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Why Women Succeed in IT Project Management

Project management plays a significant role in a variety of industries, with IT being no exception. And if you’ve worked in IT, you’ve probably come across a few project managers. While some are good, only a few are exceptional and make everything look effortless. Those are the ones we all aspire to be as practitioners.

IT projects involve a lot of technology and a lot of change. Change itself is difficult, especially when those using the technology have been accustomed to the same process for years. Transitioning to something new can be a huge learning curve. It takes the comfort out of the process by starting all over.

Some of the best project managers out there are familiar with the challenges in IT project management and know exactly what to do to combat those effects (mitigate risks, build lasting relationships). They’re natural born leaders and leverage some of their innate abilities as women to make these types of transitions more doable and less scary. But how?

Reason #1: Risk Management

Because there are gender differences in brain activity involved in measuring risk, women often think twice before making decisions. They are naturally very risk-averse which makes them better at risk assessment in a project environment. Even with added stress, they continue to make more thorough decisions when the scope and budget are under concern. Evolutionary speaking, it’s an innate ability for women and comes almost naturally. According to CIO, a 2007 survey of experienced U.S. project managers shows that female PMs significantly outplay their male counterparts in meeting schedule and budget. Female PMs also tend to give up fewer projects than men.

“To be fair, it is the lack of clear-eyed risk assessment that derails so many projects, and not men in particular. It’s just that we men display this kind of bravado-induced blindness way more often than women. The good news is that this difference between genders seems to decline as men age.” – Ronald Bisaccia, CIO

Why this skill matters

The Project Management Institute, the governing body of project management certifications, places an emphasis on risk as one of the core knowledge areas a project manager should master through the PMBOK.

A lot of emphasis is placed on determining potential risks, assessing the impact and game planning how to prevent the risks from being realized leading to a more successful project. Making rash decisions and/or not spending enough time to thoroughly evaluate project risks can impact the projects time, cost, resources, scope, etc. as the project progresses through the project life cycle.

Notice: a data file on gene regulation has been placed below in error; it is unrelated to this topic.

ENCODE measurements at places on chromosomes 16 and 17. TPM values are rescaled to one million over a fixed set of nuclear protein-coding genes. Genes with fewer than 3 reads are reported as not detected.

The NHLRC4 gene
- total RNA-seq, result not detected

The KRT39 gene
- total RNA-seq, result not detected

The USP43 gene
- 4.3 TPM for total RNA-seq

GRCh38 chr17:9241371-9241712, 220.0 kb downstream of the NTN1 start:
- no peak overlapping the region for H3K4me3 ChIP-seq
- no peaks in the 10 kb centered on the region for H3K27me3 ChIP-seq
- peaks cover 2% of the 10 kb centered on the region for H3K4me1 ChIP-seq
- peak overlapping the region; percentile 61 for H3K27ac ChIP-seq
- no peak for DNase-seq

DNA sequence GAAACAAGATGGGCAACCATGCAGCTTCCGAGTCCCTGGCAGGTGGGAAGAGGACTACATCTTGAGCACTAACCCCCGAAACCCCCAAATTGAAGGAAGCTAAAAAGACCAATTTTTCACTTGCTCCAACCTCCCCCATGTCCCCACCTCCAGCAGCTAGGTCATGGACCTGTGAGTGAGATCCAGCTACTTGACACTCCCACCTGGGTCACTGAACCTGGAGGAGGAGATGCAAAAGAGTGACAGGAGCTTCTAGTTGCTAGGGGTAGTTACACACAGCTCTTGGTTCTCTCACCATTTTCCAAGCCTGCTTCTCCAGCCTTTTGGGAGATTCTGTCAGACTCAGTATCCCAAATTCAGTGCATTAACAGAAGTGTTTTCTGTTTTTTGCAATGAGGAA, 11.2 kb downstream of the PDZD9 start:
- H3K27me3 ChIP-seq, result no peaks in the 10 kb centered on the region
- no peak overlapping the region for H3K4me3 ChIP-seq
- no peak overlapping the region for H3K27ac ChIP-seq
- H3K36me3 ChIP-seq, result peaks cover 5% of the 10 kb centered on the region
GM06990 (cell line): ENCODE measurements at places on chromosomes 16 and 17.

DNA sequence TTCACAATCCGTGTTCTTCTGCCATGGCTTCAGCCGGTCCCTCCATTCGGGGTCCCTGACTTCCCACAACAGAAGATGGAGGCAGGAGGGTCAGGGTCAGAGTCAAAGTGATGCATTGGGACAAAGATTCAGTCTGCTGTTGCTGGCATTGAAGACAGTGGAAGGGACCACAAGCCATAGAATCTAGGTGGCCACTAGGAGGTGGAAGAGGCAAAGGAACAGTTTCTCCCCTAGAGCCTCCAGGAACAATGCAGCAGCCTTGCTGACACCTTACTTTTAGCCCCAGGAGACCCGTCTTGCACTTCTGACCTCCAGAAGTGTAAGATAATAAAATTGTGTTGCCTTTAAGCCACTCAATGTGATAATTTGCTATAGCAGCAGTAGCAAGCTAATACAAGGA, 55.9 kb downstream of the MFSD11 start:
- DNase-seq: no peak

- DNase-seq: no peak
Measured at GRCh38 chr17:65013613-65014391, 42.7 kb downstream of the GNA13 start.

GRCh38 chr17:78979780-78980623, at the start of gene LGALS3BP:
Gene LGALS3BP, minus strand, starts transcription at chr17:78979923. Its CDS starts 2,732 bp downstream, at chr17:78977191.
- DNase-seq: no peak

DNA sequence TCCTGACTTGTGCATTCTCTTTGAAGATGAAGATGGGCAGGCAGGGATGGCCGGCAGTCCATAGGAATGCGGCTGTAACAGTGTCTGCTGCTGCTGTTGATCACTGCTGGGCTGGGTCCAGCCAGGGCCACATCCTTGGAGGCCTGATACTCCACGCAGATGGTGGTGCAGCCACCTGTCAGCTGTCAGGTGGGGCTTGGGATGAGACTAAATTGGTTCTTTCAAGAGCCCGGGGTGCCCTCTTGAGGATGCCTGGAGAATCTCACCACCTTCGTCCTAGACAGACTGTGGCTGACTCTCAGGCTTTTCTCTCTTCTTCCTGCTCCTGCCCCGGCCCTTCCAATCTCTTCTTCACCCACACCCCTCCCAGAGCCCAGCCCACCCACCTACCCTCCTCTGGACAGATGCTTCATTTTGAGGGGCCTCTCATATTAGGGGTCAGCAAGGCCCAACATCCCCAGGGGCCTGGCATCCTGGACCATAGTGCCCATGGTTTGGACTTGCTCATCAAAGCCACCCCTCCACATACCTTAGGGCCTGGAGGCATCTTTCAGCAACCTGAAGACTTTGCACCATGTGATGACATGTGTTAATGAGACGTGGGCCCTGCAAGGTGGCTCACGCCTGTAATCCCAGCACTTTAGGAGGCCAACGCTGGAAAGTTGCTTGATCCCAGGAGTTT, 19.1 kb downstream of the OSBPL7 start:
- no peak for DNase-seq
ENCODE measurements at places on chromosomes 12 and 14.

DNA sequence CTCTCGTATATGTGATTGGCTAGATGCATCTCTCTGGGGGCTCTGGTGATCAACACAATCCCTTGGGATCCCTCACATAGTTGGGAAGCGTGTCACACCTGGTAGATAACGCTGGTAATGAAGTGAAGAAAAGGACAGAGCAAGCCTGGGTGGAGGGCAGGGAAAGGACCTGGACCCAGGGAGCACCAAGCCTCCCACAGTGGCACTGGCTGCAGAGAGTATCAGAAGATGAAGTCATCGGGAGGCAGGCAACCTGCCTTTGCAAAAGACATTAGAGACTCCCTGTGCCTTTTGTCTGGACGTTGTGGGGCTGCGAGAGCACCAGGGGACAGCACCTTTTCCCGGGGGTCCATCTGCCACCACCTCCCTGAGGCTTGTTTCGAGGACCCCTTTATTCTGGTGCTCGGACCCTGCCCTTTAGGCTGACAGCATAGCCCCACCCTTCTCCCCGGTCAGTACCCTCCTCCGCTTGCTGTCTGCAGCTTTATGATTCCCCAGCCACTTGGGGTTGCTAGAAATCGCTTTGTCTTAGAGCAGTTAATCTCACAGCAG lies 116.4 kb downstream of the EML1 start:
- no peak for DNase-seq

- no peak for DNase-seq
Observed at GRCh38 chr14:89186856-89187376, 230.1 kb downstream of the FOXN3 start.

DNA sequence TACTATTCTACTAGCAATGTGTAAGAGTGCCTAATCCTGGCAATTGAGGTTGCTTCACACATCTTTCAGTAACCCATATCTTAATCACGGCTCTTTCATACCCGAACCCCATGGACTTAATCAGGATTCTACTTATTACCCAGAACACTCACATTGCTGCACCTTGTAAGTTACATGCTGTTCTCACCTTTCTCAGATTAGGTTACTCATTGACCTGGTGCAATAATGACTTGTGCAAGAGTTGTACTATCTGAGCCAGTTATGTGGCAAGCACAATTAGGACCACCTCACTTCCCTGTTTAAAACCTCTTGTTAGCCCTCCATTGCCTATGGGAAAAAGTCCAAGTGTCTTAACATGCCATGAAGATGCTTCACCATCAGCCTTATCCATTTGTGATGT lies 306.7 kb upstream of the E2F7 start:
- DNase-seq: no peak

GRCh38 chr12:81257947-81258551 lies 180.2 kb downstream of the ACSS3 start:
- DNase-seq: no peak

Reason #2: Building Relationships

Nurturing relationships is another innate ability of women. Their natural warmth and empathy towards others is a strong suit that can make project stakeholders more comfortable in times of change, and women do it instinctively.

Cornelius Fichtner, a professional in the industry, says, “The P in ‘PM’ is as much about people management than it is project management.” Probably, anyone who has worked in the project management in a general sense believes this to be true. Even more so when working in IT project management and introducing new technology, processes, and change.

Why this skill matters

As mentioned above, the same governing body, PMI, also touches on managing or engaging stakeholders and developing project teams. While this is a skill covered in the material, it’s also a soft skill that can become a challenge for many. Naturally, it’s a given only for few. The art of project management can be summarized, in my experience specifically, as mastering the people aspect of managing projects.

It is important to note that the male counterpart is equally as capable of mastering risk management and relationship building skills in project management. These key skills are simply more instinctual for women. Women can easily leverage them in the workplace, compared to other learned skills.

How to Fill the Gaps in the Two Areas

1. There is always room to improve and become better coaches and leaders to the teams we manage. One way I’ve added to my success in the field was finding the PM network connections that were great at what they did. Work with them in order to learn from them.

2. Find out what they do differently. Think outside the box. It can be a project manager, or maybe a support or account manager that is great with people. Start to develop your own secret sauce seeing what has worked for others and finding out what works for you.

3. Have you heard the saying, “If you’re the smartest person in the room, you’re in the wrong room”?  That’s what this is about. Find someone better at the skill you’re looking to improve and study from them executing those skills in the workplace. Finally, work with them when you can.

4. Another approach is to take on the work no one else wants to. Your skills will be leveraged and challenged on a whole new level. Maybe there are higher risks and difficult stakeholders. Facing the areas with the biggest challenges often lead to the biggest rewards. As a project manager, these real-world skills are best gained and refined through work as a practitioner.

It takes a lot to be a thought leader in project management. In general, there are a ton of skills to master to separate yourself from the good project managers, in order to become a great one. If you can play off your natural strengths as a woman in IT project management, you’re halfway there.

Fill in the gaps by shadowing the one-of-a-kind professional out there or taking on the challenging work. As a result, having those around you’ll most likely think, “how does she do it all so well?” And soon, you’ll find yourself making the work you do effortless.

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